Wednesday, February 10, 2010

Veterans issues

Days before a deployment to Iraq last year, the 26-year-old soldier's sergeant told his troops that they would get to know one another pretty well over the next few months.
"I'm in trouble," the specialist remembered thinking. He feared comrades would find out he is gay. Worse, he said, they could figure out that he has been dating another soldier in the combat arms battalion for more than five years. Their careers were on the line.

The above is from Ernesto Londono's "More tolerance for gay troops as end of 'don't ask, don't tell' is debated" (Washington Post) and, at the Post's online blogs, Colbert King explains the basics on how Don't Ask, Don't Tell came to be:

Clinton was trying to fulfill a campaign promise, and he was counting on the military and Congress to ultimately go along with his idea after maybe some grumbling around Pentagon watercoolers and in congressional cloakrooms. He encountered a cauldron of opposition instead, stoked by Joint Chiefs of Staff Chairman Colin Powell and Senate Armed Services Committee Chairman Sam Nunn. At one point, Clinton's Secretary of Defense Les Aspin said the administration could count on only about 30 senators to support lifting the ban. The current DADT is the compromise agreed to by Clinton and the critics -- an agreement now enshrined in law.

This morning Gregg Zoroya (USA Today) reports on substance-abuse problems in the army which lacks needed substance-abuse counselors and Gen Peter Chiarelli states, "There's no doubt in my mind that since 2001 and being involved in two wars ... that we probably have a higher incidence of alcohol abuse." Meanwhile Tim King (Salem-News) reports on Jamie Keyes' battle to help her son, Iraq War veteran Nathan Keyes. Nathan suffers from PTSD and King reports:

Nathan had a violent flashback from the war in August 2008 that led to his three-year incarceration in St. Augustine.
Nathan and his girlfriend Kristan Mae Hundley, were driving August 13, 2008, when according to reports, a driver named Anthony Petrilli pulled behind Keye's Toyota RAV4, with his young daughter in the front passenger seat.
Petrilli, a former U.S. Marine from the Lebanon period in the early 1980's, decided to honk his horn behind Keyes and Hundley. When Keyes reacted, Petrilli said, "Buddy, don't even say anything."
That is when Nathan Keyes pointed a 9mm Glock at the Petrilli's vehicle. Hundley's reaction was to yell "no" and swatted at Nathan's arm. She decided to put some distance between themselves and the other driver, but Petrilli followed them.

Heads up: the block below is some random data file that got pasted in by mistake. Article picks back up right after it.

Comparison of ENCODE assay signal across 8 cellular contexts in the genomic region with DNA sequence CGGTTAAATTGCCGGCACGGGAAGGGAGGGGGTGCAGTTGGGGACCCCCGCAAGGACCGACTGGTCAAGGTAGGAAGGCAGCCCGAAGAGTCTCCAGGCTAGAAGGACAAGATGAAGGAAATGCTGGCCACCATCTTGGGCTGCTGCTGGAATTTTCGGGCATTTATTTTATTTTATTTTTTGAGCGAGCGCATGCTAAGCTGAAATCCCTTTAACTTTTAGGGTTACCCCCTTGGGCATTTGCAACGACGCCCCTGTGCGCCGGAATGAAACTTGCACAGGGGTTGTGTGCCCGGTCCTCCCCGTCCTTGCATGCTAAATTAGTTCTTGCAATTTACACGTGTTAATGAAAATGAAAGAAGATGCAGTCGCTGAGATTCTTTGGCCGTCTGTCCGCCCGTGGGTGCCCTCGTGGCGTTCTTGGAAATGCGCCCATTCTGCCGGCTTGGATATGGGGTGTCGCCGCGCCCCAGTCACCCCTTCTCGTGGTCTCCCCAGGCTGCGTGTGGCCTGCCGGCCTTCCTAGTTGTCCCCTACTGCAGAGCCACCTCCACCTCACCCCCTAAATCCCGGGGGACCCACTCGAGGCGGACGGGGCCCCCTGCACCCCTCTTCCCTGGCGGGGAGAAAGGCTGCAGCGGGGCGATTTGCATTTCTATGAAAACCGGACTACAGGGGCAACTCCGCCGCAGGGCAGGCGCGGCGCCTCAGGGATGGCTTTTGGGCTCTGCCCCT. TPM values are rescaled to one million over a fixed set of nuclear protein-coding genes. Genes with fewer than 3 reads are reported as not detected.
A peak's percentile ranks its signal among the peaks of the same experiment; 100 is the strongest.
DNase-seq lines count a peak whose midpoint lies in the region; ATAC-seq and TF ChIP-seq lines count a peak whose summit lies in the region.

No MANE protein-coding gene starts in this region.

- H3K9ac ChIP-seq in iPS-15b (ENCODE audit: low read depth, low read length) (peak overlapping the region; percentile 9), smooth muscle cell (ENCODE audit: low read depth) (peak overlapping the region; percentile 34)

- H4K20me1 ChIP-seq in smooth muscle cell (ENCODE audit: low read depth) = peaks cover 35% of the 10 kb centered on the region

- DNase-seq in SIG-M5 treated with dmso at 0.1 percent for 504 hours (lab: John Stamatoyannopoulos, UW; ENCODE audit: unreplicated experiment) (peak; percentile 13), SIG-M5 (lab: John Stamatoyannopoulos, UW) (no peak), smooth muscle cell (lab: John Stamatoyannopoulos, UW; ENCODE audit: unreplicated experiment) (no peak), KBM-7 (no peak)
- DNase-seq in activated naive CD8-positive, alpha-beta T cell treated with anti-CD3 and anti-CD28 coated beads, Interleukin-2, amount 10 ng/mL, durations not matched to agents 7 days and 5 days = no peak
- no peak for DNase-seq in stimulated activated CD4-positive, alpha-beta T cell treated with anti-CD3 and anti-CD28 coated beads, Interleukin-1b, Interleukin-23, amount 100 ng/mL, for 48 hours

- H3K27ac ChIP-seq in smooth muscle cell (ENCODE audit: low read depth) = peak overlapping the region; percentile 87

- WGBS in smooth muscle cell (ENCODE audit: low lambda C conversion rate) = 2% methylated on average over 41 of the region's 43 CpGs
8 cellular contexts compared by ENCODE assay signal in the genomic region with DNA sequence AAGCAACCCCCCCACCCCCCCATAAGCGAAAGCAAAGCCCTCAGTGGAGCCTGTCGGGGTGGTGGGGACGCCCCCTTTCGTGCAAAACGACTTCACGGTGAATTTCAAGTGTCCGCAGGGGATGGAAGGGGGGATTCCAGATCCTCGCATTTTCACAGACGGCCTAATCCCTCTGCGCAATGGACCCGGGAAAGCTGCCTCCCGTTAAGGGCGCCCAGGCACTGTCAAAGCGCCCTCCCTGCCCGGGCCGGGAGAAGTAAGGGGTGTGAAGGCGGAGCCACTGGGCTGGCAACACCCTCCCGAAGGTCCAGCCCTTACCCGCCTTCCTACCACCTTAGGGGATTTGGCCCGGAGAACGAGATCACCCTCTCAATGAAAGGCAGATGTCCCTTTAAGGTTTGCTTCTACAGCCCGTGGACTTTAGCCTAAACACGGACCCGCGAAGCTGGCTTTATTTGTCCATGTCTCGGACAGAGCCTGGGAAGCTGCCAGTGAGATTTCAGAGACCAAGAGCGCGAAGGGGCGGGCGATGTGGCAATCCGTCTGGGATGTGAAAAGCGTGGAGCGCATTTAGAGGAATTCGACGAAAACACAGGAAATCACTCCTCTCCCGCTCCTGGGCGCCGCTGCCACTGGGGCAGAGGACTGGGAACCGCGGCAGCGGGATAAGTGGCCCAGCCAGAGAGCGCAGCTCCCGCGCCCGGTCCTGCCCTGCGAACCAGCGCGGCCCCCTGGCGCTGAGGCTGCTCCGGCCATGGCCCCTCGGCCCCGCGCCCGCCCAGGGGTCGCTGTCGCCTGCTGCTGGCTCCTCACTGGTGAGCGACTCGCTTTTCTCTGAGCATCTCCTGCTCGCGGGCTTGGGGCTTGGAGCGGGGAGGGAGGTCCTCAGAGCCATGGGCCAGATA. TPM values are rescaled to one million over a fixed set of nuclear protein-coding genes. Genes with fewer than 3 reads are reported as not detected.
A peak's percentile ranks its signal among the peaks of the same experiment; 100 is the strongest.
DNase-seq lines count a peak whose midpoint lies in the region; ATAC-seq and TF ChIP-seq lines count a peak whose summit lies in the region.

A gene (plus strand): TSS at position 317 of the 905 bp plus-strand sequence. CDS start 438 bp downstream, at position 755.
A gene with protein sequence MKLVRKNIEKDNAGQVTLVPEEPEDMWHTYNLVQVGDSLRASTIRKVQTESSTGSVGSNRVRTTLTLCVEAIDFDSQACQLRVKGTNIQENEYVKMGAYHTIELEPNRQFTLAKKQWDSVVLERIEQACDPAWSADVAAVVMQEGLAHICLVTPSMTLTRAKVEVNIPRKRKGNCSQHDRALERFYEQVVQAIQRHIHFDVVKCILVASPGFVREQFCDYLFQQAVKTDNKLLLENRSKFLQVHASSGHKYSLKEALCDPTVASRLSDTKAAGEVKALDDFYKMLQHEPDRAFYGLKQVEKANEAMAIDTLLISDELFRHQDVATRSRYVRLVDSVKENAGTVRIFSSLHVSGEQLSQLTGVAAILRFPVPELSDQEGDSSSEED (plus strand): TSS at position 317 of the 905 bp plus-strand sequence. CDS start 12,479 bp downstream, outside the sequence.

Later he would say that he felt a bond with Keyes, as he had served with the Marines in Lebanon, suggesting he understood where this former soldier was coming from.

On PTSD, Genevieve Long (Epoch Times) reports that the University of Michigan's Depress Center and Department of Psychiatry, with a $350,000 grant from the McCormick Foundation, is using/studying "a buddy-to-buddy system where a vet reaches out to other vets. A veteran calls a central number and gets matched with another veteran, who is a volunetter, who then links him or her with a resource."

The following community sites updated last night:

And we'll note this upcoming event from UCLA's Asia Institute:

A public lecture by Anne Nivat, Award-Winning Paris-Based Freelance War Reporter and Writer
Thursday, February 11, 2010
12:00 PM - 2:00 PM
10383 Bunche Hall
Los Angeles, CA 90095

Anne Nivat is a Paris-based freelance war reporter and writer. She holds a doctorate in political science from the Institut d'Etudes Politique de Paris and was a Fullbright Fellow at the Davis Center for Russian Studies at Harvard University. She is the author of Chienne de Guerre: A Woman Reported behind the Lines of the War in Chechnya (Albert Londres Prize, 2000) and The Wake of War: Encounters with the People of Iraq and Afghanistan (Erwan Bergot Literary Award, 2004). In 2001, she received the SAIS-Novartis International Journalism Award from Johns Hopkins University.
Sponsor(s): Center for European and Eurasian Studies, Center for Near Eastern Studies, Center for the Study of Women, UCLA Law School's International Human Rights Program

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thomas friedman is a great man

oh boy it never ends